S.F. Taxpayers Shell Out Hundreds of Thousands of Dollars a Year to Disgraced City Officials. This Plan Would End That

In the wake of a corruption scandal that ensnared some of San Francisco’s highest level officials, two city supervisors want to make sure those officials don’t keep receiving fat pension checks when they retire.

Supervisor Aaron Peskin introduced a charter amendment trying to get on the Nov. 8 ballot that would make former city employees forfeit their pension after a finding of “clear and convincing evidence” from an administrative hearing held by the San Francisco Employees’ Retirement System that they committed bribery, embezzlement, extortion, or wire fraud in connection with their city work, or committed perjury trying to conceal a crime.

With few exceptions, San Francisco city workers cannot currently lose their pensions unless they’re convicted of and sentenced for a crime of “moral turpitude,” which doesn’t have a clear legal definition.

The measure is not-so-subtly aimed at specific officials who’ve pleaded guilty or been charged with corruption over the past two years, but still get checks from the city every month.

As of last summer, Mohammed Nuru, the former Public Works director who pled guilty to accepting bribes from contractors, collects $7,200 a month. Tom Hui, the ex-Department of Building Inspection chief who resigned amid accusations of giving preferential treatment to a contractor in exchange for gifts, gets nearly $16,000. And Harlan Kelly, the former Public Utilities Commission head accused of trading insider information on city contracts for overseas trips and jewelry, rakes in about $21,000 a month.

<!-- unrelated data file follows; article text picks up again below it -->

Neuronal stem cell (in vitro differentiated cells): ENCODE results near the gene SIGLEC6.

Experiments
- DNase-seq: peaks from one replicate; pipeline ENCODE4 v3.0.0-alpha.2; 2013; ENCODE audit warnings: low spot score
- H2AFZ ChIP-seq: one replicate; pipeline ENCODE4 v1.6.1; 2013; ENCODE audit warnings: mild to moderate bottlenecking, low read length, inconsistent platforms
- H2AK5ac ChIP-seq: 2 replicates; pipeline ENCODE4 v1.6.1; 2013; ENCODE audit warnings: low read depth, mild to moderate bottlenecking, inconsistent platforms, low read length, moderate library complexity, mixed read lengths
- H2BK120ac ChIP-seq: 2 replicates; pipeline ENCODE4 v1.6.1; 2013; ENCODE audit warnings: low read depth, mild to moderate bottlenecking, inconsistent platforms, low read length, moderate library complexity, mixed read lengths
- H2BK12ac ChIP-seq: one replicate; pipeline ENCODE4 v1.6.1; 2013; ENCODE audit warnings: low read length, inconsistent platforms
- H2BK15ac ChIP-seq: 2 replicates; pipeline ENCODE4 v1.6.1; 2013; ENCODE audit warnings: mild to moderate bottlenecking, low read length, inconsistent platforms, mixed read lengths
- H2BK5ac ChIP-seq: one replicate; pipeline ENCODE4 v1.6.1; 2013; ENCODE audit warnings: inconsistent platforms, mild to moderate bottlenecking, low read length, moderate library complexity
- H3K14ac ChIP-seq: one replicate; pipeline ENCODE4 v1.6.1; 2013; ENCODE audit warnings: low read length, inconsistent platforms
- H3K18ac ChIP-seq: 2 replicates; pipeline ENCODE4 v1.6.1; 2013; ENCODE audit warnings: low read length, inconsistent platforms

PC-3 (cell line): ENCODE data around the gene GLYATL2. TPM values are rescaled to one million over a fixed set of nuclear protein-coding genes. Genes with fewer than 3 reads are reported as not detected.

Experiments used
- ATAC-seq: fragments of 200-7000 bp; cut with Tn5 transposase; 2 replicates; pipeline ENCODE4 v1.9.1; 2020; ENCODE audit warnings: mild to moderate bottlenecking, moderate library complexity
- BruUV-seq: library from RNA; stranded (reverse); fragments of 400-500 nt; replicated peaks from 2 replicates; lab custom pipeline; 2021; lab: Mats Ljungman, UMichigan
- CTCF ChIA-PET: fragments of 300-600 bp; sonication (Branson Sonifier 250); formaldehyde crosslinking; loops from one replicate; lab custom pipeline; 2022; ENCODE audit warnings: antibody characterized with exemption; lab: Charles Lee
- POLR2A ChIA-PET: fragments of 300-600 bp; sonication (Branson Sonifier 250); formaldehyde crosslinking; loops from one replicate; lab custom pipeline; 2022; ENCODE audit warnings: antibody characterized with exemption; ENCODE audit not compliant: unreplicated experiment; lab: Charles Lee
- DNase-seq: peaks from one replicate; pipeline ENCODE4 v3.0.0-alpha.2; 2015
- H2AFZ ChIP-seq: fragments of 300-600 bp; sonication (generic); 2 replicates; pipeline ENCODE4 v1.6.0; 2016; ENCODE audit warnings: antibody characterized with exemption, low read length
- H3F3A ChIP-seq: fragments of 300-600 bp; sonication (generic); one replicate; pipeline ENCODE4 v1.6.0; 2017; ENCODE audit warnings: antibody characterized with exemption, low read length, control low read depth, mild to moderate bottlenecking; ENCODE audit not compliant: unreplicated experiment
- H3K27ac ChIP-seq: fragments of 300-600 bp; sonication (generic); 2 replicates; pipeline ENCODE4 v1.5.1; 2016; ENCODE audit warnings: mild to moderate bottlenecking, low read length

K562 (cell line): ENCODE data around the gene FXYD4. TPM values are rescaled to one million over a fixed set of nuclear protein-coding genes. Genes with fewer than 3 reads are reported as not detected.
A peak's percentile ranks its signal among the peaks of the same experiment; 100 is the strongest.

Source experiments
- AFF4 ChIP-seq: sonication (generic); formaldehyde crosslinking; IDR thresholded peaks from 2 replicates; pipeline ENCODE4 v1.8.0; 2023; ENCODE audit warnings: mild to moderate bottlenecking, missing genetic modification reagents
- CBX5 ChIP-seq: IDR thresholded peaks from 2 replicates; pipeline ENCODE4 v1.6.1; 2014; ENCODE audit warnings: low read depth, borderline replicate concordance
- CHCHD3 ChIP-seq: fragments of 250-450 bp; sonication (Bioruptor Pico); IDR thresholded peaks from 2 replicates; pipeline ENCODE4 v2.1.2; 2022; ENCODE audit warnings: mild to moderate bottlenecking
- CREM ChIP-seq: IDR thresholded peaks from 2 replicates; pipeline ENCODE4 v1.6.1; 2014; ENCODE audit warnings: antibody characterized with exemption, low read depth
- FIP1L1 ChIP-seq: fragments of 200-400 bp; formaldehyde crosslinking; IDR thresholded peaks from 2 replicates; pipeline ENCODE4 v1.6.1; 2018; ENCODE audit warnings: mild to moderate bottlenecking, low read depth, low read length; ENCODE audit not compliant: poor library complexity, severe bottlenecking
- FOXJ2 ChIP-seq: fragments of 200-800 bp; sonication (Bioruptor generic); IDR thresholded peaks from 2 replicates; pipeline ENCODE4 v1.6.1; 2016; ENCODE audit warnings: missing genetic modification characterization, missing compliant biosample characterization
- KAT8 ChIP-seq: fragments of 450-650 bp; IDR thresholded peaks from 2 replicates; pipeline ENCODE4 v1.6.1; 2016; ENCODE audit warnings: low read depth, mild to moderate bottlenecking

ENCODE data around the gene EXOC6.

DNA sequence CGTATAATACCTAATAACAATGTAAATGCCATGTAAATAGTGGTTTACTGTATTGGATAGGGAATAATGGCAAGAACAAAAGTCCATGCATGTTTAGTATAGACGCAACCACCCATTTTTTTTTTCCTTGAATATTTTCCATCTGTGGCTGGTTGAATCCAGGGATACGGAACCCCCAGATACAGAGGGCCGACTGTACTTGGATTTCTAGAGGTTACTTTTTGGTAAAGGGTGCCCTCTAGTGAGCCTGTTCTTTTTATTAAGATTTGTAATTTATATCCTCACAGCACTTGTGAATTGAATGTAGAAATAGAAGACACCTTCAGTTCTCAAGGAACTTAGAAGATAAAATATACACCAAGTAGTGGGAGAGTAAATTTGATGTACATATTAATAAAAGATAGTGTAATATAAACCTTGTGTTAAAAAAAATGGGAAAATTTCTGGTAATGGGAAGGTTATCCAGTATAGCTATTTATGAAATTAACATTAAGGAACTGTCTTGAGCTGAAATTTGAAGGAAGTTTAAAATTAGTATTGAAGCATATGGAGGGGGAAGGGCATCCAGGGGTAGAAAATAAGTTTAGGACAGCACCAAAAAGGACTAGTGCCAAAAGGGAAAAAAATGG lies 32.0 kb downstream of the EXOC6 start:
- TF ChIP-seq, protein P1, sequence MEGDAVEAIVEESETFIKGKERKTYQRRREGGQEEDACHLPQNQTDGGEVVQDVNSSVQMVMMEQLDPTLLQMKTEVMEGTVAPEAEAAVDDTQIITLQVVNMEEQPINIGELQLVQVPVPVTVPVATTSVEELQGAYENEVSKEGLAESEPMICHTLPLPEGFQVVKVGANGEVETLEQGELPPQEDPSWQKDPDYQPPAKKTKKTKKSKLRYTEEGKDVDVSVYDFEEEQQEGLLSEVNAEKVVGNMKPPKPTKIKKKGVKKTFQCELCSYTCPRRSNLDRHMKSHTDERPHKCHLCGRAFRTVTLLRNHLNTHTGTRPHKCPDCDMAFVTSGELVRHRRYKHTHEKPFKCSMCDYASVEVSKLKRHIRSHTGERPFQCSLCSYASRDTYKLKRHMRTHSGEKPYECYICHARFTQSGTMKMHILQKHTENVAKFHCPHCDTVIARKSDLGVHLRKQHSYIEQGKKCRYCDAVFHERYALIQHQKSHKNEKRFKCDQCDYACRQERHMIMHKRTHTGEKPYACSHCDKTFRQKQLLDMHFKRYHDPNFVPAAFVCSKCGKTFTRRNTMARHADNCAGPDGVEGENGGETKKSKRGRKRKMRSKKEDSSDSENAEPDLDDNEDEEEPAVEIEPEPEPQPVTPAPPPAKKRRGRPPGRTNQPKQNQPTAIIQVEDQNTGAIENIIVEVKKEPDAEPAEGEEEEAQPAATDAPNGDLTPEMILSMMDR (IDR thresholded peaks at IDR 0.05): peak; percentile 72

It’s not clear if all three would be subject to the charter amendment if it makes the ballot and is passed.

Peskin wasn’t available for comment before deadline, but told Mission Local earlier this year that officials who “do all the kind of things that make everyone barf in their mouth about government” were just getting lucrative retirements.

Pensions are significant, since labor costs take up a majority of San Francisco’s $14 billion budget. The measure matters as the city’s widespread corruption scandal, which began in early 2020, drags on, and there’s a possibility that more high-level heads could still roll.

Click here to read the full article in the SF Chronicle

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